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Tracking the precession of compact binaries from their gravitational-wave signal

Schmidt, Patricia, Hannam, Mark, Husa, Sascha and Ajith, P. 2011. Tracking the precession of compact binaries from their gravitational-wave signal. Physical Review D 84 (2) , 024046. 10.1103/PhysRevD.84.024046

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Abstract

We present a simple method to track the precession of a black-hole-binary system during the inspiral, using only information from the gravitational-wave (GW) signal. Our method consists of locating the frame from which the magnitudes of the (ℓ=2, |m|=2) modes are maximized, which we denote the “quadrupole-aligned” frame. We demonstrate the efficacy of this method when applied to waveforms from numerical simulations. In the test case of an equal-mass nonspinning binary, our method locates the direction of the orbital angular momentum to within (Δθ,Δφ)=(0.05°,0.2°). We then apply the method to a q=M2/M1=3 binary that exhibits significant precession. In general, a spinning binary’s orbital angular momentum L is not orthogonal to the orbital plane. Evidence that our method locates the direction of L rather than the normal of the orbital plane is provided by comparison with post-Newtonian results. Also, we observe that it accurately reproduces similar higher-mode amplitudes to a comparable non-precessing binary, and that the frequency of the (ℓ=2, |m|=2) modes is consistent with the “total frequency” of the binary’s motion. The simple form of the quadrupole-aligned waveform may be useful in attempts to analytically model the inspiral-merger-ringdown signal of precessing binaries, and in standardizing the representation of waveforms for studies of accuracy and consistency of source modelling efforts, both numerical and analytical.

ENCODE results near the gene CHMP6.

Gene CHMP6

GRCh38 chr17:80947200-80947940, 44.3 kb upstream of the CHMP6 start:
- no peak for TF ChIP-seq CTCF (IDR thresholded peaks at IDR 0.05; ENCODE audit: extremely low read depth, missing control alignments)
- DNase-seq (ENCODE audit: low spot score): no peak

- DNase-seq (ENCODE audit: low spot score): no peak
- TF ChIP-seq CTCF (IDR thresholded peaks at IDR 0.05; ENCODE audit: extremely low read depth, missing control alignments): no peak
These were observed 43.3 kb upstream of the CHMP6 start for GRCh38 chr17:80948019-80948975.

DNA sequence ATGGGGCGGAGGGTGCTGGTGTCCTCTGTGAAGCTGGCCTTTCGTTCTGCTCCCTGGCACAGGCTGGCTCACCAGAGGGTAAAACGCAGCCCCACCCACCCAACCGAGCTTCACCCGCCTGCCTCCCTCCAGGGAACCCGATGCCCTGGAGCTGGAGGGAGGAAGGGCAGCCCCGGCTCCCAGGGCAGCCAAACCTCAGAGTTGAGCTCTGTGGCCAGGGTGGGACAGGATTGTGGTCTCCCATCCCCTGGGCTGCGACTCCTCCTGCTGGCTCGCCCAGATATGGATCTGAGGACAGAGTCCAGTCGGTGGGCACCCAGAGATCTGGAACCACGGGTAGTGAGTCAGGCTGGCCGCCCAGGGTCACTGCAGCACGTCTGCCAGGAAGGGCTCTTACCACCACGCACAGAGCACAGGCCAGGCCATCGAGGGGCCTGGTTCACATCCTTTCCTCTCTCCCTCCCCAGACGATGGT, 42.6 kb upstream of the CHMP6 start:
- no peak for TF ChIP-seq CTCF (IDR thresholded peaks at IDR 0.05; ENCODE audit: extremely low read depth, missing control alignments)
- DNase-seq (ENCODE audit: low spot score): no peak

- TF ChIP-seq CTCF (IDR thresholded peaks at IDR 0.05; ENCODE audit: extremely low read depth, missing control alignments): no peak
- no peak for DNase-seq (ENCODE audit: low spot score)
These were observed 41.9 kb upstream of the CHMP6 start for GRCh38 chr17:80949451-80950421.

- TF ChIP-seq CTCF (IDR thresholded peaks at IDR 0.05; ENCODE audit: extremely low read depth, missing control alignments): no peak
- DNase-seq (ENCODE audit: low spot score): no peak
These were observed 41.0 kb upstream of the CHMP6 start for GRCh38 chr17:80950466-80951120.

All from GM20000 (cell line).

Item Type: Article
Date Type: Publication
Status: Published
Schools: Advanced Research Computing @ Cardiff (ARCCA)
Physics and Astronomy
Subjects: Q Science > QB Astronomy
Additional Information: 12 pages.
Publisher: American Physical Society
ISSN: 1550-7998
Last Modified: 10 Oct 2017 14:11
URI: http://orca.cf.ac.uk/id/eprint/25871

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